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  The Concensus Conference


Consensus meeting on “Dietary fat intake during the perinatal period”, 11-14 September 2005, Wildbad Kreuth/ Germany


In preparation of the recommendations for dietary fat intake during pregnancy, there had been intensive communication and, in order to support communication between the PERILIP partners and the external experts, a dedicated website had been set up (http://perilip.project-earnest.org). On this website publications related to fatty acid intake during pregnancy and lactation and the presentations of all participants (including the results from PERILIP) were available for download in advance of the consensus meeting. Among the invited experts and PERILIP partners representatives of several international organisations had accepted the invitation, which ensured a wider acceptance and dissemination of the recommendations which were developed.

 

  Participants
Name Institution Other affiliation

Prof. H. Konrad Biesalski, MD

Institute for Biological Chemistry and Nutrition, University of Hohenheim

Prof. Tom Clandinin, PhD

Department of Agricultural, Food and Nutritional Science, University of Alberta

Prof. William C. Heird, MD

Children´s Nutrition Research Center, Baylor College of Medicine, Houston

Elvira Larqué Daza, PhD

Dept. of Animal Physiology, University of Murcia

Prof. Hope Weiler, PhD

Department of Human Nutritional Sciences, University of Manitoba

Pauline Emmett, PhD

Department of Child Health, University of Bristol

Imogen Rogers, PhD

Department of Child Health, University of Bristol

Paola Roggero, MD

Department of Neonatology, Clinica Mangiagalli, University of Milan

Joachim Heinrich, PhD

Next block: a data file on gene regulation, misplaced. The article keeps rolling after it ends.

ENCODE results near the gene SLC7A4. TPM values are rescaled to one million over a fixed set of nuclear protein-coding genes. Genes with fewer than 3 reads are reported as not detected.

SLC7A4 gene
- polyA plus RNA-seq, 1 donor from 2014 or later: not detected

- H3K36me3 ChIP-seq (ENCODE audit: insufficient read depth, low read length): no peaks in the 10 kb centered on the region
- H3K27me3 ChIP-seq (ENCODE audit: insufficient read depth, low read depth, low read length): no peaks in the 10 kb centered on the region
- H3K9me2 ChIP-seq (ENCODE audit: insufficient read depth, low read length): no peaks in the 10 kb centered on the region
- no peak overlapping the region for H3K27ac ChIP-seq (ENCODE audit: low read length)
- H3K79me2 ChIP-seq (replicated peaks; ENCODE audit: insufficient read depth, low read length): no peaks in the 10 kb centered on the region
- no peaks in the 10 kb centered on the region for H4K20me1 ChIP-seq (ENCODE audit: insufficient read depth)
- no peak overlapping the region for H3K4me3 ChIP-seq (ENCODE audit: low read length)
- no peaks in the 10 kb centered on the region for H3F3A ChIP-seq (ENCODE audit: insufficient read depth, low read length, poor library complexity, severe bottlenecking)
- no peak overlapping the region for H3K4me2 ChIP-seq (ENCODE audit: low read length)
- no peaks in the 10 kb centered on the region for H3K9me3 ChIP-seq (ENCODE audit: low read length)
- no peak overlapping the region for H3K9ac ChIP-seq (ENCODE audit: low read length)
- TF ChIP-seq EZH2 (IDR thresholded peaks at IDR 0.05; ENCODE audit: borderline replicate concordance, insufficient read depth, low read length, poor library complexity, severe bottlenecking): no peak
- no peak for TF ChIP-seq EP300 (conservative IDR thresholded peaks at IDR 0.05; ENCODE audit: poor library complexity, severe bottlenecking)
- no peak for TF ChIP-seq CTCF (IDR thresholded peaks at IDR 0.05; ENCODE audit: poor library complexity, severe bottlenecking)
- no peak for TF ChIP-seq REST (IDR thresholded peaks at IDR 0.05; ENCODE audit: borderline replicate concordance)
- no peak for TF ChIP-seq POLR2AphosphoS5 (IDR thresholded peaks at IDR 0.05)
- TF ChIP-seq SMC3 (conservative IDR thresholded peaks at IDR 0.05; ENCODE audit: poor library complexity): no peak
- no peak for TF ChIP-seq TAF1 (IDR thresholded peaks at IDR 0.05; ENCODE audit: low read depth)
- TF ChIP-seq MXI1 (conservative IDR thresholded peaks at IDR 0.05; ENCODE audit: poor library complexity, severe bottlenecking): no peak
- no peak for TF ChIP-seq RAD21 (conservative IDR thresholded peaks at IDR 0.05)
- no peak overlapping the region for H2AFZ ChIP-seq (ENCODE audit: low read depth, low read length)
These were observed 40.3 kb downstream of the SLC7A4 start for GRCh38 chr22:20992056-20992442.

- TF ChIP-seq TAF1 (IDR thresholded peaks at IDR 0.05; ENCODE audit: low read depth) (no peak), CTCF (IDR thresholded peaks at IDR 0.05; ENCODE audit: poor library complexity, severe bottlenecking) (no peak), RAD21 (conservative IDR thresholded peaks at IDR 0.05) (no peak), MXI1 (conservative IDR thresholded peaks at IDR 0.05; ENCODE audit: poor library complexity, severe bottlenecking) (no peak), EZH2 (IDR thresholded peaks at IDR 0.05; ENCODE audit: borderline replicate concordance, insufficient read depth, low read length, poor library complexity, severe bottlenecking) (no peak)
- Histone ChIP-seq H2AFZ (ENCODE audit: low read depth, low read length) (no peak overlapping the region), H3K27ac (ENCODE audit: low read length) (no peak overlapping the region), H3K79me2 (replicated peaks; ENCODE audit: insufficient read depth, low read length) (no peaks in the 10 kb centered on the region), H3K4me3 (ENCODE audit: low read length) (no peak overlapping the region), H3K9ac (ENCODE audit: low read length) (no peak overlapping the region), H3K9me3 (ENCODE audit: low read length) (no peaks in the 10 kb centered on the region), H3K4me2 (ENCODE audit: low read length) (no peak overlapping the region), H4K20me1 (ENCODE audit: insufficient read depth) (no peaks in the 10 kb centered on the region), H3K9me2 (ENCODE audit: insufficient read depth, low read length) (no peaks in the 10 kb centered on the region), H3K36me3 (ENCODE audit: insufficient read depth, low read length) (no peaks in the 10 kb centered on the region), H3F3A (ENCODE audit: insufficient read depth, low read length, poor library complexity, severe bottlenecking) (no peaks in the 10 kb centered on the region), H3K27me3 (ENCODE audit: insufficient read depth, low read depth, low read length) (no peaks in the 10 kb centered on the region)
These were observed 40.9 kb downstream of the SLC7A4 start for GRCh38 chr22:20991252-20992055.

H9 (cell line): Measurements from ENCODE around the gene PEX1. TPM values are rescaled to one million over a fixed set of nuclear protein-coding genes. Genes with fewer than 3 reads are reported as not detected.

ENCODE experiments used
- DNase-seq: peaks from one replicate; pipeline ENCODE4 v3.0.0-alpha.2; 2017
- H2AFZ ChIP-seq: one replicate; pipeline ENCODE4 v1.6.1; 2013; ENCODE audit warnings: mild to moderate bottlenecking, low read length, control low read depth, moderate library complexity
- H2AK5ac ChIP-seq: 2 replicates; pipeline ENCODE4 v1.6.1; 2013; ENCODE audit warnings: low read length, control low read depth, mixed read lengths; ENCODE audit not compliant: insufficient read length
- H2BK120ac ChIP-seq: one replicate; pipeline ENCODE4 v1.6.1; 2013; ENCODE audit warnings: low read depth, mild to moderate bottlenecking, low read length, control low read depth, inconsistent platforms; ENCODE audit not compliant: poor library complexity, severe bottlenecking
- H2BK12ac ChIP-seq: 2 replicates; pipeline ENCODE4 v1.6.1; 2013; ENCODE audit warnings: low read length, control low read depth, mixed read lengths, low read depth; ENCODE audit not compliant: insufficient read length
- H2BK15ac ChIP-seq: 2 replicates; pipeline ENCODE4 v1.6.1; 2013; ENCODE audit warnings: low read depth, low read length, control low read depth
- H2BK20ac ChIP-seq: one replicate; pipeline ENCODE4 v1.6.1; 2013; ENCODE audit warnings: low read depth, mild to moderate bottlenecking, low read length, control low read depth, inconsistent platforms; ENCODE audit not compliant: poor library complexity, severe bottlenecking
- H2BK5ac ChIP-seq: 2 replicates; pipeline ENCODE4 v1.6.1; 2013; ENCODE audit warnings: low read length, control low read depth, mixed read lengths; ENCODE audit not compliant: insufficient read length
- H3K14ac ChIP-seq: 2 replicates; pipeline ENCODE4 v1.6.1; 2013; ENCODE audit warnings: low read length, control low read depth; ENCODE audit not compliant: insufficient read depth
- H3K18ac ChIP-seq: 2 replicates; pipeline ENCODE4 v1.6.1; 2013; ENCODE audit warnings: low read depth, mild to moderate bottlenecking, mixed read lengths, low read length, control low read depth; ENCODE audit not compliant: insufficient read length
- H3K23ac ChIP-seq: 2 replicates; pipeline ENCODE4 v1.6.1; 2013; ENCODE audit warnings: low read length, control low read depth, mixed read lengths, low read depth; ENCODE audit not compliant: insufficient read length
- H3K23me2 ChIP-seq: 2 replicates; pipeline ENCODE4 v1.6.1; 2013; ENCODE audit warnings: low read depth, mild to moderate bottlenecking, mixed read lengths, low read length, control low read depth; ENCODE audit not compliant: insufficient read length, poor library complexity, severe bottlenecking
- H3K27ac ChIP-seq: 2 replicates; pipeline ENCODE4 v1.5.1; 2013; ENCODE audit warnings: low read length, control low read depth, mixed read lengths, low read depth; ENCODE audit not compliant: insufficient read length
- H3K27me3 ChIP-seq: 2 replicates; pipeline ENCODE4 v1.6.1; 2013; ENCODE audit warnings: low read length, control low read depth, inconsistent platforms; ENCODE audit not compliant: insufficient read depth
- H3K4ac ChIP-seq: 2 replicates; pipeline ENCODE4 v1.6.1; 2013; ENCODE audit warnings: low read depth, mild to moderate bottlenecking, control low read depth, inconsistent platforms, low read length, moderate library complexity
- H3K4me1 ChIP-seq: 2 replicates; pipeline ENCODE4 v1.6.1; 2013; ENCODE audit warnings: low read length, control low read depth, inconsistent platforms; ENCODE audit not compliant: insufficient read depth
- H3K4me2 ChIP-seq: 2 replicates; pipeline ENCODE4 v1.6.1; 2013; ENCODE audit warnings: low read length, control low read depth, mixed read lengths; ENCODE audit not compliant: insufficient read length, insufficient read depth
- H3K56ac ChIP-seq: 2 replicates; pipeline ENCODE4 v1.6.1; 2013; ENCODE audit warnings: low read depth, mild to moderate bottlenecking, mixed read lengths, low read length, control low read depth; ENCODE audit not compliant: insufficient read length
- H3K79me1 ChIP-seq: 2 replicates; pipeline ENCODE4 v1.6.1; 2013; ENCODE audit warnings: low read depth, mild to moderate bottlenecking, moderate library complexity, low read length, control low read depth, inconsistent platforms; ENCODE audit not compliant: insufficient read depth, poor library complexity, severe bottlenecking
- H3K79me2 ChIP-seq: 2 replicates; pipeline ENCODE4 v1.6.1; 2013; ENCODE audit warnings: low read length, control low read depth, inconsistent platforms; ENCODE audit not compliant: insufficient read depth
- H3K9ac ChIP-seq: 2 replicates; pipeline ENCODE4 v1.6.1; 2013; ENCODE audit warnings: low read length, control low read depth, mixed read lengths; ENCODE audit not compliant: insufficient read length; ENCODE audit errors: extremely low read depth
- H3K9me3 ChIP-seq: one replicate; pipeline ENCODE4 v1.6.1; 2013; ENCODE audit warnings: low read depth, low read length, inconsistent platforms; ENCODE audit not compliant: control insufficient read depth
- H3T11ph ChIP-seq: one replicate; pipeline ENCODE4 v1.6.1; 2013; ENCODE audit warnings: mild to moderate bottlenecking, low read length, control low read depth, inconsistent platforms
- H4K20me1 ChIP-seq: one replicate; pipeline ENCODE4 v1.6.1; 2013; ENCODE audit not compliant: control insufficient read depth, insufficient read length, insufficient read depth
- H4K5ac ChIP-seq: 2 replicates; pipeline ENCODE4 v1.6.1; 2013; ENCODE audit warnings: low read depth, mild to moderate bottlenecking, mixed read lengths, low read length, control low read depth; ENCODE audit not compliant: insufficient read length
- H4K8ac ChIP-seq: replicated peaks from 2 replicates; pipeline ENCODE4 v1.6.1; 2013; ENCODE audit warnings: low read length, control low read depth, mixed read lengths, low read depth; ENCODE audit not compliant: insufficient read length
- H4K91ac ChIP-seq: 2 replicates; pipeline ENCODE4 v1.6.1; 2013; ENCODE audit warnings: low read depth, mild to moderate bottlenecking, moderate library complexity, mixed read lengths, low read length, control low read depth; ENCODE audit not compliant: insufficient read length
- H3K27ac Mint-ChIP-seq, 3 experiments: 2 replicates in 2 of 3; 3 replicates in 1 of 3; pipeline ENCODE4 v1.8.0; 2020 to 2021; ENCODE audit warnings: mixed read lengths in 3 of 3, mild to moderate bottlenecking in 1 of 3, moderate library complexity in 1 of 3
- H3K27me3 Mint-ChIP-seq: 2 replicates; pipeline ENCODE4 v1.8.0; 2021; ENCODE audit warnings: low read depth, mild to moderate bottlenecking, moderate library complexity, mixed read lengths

GSF-National Research Center for Environment and Health, Institute of Epidemiology

Prof. Tamás Decsi, MD, PhD

Departments of Paediatrics, University of Pécs

Kirsi Laitinen, PhD

Department of Biochemistry and Food Chemistry, University of Turku

Irene Hösli, MD,

Department of Obstetrics and Gynecology, University Women's Hospital, Basel

Prof. Sjurdur Olsen, MD, PhD

Department of Epidemiology Research, University of Aarhus

Prof. Tom Brenna, PhD

Division of Nutritional Science, Cornell University

International Society for the Study of Fatty Acids and Lipids (ISSFAL)

Prof. Hania Szajewska, MD

Department of Paediatric Gastroenterology & Nutrition, The Medical University of Warsaw

European Society for Paediatric Gastroenterology, Hepatology and Nutrition (ESPGHAN), Committee on Nutrition

Prof. Berthold Koletzko, MD

Div. Metabolic Diseases and Nutritional Medicine, Dr. von Hauner Children’s Hospital, Munich

Early Nutrition Programming for Adult Health (EARNEST) and PERILIP

Prof. Emilio Herrera, PhD

Faculty of Experimental and Health Sciences, University San Pablo CEU, Madrid

The Diabetic Pregnancy Study Group, European Association of the Study of Diabetes (DPSG)

Peter Dodds, PhD,

Department of Agricultural Science, Imperial College London

PERILIP and Infant Nutrition Cluster

Hildegard Debertin

Div. Metabolic Diseases and Nutritional Medicine, Dr. von Hauner Children’s Hospital, Munich

Child Health Foundation

Prof. Irene Cetin, MD

Institute of Obstetrics and Gynecology, University of Milan

European Association of Perinatal Medicine (EAPN)

Prof. Kim Michaelsen, MD

Department of Human Nutrition, The Royal Veterinary and Agricultural University, Frederiksberg

The International Society for Research in Human Milk and Lactation (ISRHML)

Prof. Fabio Facchinetti, MD

Universita di Modena e Reggio Emilia